Home sweet home?Emily Lawson-Todd with permission for Varsity

It’s not every day that you find yourself in a standoff with a gaggle of 15-year olds.

Yet that is exactly where I found myself at 8:30am on the day I was meant to move out. In a tremendous cockup, my college had double-booked the JCR – reserving it for both students looking to store their luggage until they could be picked up after being kicked out at 10am, and the Immerse Education Summer School. After single-handedly lugging my worldly possessions to the much smaller post room two courts away, I can only apologise for my language to the summer school students whose style I was evidently cramping. I hope it did not ruin the ‘authentic Oxbridge experience’ that their parents had forked out £5k for. Though, I suppose, nothing says ‘Oxbridge’ more than treating colleges like businesses first, and a student space second.

My storage disaster was only the tip of the iceberg. Earlier that week, postgrads in the throes of dissertations and projects were told that the computer suite in college was out-of-bounds as it was being used for summer schools. The same computer suite was left a complete mess. When I returned to college four days later to work at the open day, I saw that the JCR was in a similarly sorry state, with food covering the floor and chairs tipped over. When working the open day, I opted to say that the JCR was ‘undergoing renovation’, rather than sheepishly admit that student spaces were liable to be infringed on at any moment.

“Postgrads in the throes of dissertations and projects were told that the computer suite in college was out-of-bound”

Throughout each of these unfortunate episodes one thing was clear: to colleges, students are little more than guests. In a heartbeat, we can – and will – be pushed to the wayside in favour of more lucrative ventures. Signing your name in a book and bowing to the master whilst wearing a silly gown signifies that you’re a member of the College – but that’s only until someone who represents a larger monetary gain walks in through the gates. I cannot shake the unpleasant feeling I got as I packed up all of my belongings into bags at the crack of dawn, that I had somewhat overstayed my welcome in the place that I call ‘home’. “I’m a member of this college”, I felt like screaming, “so why do I feel like a hotel guest?”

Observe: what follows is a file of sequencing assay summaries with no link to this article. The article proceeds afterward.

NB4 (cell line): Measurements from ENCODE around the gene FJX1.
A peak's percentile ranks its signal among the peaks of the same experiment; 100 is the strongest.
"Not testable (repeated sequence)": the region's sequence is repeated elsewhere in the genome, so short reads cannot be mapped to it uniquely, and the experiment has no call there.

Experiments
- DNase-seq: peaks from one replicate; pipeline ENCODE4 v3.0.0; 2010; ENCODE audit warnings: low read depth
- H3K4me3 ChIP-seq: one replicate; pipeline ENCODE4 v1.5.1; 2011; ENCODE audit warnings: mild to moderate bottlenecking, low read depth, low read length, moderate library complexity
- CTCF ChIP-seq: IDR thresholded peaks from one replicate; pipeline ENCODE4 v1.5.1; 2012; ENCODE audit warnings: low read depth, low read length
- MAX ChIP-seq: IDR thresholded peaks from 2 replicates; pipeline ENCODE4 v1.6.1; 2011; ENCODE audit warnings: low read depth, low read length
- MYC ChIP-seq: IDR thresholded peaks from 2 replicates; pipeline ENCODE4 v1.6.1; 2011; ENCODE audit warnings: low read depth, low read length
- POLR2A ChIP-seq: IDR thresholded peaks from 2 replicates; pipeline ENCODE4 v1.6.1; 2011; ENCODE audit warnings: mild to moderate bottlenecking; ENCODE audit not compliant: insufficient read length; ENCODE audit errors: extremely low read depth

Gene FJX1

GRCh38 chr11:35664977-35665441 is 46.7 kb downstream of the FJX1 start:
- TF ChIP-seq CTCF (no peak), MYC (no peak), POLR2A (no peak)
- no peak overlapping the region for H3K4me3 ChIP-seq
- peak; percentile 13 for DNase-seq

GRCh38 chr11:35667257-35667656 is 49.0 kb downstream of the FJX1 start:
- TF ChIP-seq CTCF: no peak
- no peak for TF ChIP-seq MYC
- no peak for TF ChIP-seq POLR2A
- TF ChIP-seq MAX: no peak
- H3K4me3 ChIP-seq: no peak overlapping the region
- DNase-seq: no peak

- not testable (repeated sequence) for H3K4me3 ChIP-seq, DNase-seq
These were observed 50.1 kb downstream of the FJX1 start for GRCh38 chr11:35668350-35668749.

The answer is simple: profit. Covid has undeniably dealt blows to colleges’ finance, and with conferencing being one of their main sources of pre-pandemic income, it makes sense that they’d be keen to rent out our rooms. My gripes with being tossed out once term ends can be explained away by saying that other people need the spaces more than me. I’m even chill with a random businessman sleeping on my mattress (though I would advise him against it – that thing is at least 45 years old and just springs at this point). However, it seems as though colleges are trying to exceed pre-pandemic levels of conferencing. Now, with college rooms loaned out even in term times, it’s not rare to be sharing a hallway, or even a kitchen with Paul from finance, 37, on a business trip.

“A summer school child shot me a dirty look as I passed him, as if I were the intruder”

At least I wasn’t turfed out of my accommodation to make room for conferencing mid-exams, like several medical students at St. Edmund’s College this year, in what is probably the most blatant example of colleges’ downright disrespect for students when they sense a chance to reclaim some cash. Regardless, these examples point to a worrying wider trend of colleges seeking profit at the expense of alienating students that goes far beyond just rooms, encompassing a range of student spaces, from bars, to libraries, to JCRs.


Mountain View

Eddie’s moved students out of rooms during exams for conference cash

My college, Sidney Sussex, boasts one of the last student run bars in Cambridge. Whilst it has undergone its fair share meddling from college administration it has been undeniably lucky. Other spaces haven’t been so fortunate; a few years back King’s College attempted to renovate their ‘bunker’, a renowned student hotspot, into a lecture hall, showing a willingness to sacrifice student spaces in exchange for profit. Ironically, the only reason it never happened was a lack of cash, though their bar looks increasingly (and depressingly) corporate by the day. Colleges are where students live, eat, socialise, and relax, and when all of this is encroached upon by a desire to make back cash, it can leave students out in the cold – literally and figuratively.

Before arriving at Cambridge, you hear how it’s run a bit like a hotel: depart early, pack up everything, leave no trace. Yet until you’ve lived in college, begun to see its halls and kitchens as home, you don’t realise how detrimental treating it like a conferencing space and a hotel is to its members, and the sense of community promised to us when we begin university life. As I lugged my final suitcase to the car, a summer school child shot me a dirty look as I passed him, as if I were the intruder. To be fair to him, as I passed the cloisters emblazoned with summer school signs, I felt like one too.